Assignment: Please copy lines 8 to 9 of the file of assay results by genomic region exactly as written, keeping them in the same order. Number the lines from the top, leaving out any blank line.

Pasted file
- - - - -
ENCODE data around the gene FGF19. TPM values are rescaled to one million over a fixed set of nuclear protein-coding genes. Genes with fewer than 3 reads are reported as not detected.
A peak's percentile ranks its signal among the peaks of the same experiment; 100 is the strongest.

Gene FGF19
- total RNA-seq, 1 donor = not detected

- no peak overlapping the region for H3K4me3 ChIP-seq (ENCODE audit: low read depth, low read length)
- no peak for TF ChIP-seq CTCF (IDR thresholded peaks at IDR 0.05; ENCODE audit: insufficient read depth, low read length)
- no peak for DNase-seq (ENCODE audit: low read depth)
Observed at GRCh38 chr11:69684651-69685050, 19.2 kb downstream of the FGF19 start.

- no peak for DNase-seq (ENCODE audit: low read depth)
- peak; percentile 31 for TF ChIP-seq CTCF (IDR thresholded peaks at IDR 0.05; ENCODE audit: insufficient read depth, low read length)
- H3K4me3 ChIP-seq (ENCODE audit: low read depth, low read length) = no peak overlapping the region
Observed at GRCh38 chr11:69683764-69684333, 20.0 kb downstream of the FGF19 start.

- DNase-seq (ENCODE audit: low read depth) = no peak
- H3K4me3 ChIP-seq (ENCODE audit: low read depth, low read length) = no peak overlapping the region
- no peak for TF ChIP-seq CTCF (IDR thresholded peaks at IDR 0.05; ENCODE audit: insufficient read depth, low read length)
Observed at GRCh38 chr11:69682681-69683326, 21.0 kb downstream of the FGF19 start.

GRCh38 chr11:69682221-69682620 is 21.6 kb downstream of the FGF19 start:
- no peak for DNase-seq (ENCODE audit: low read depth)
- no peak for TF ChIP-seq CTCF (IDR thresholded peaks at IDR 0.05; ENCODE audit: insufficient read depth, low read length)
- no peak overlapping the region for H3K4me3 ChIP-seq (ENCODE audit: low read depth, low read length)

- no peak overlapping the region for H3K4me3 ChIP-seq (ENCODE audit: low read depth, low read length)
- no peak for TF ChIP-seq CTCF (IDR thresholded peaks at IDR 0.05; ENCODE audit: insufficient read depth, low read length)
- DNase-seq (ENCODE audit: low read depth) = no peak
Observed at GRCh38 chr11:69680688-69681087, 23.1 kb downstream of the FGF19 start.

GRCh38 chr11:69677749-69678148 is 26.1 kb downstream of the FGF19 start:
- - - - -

Observed at GRCh38 chr11:69684651-69685050, 19.2 kb downstream of the FGF19 start.

- no peak for DNase-seq (ENCODE audit: low read depth)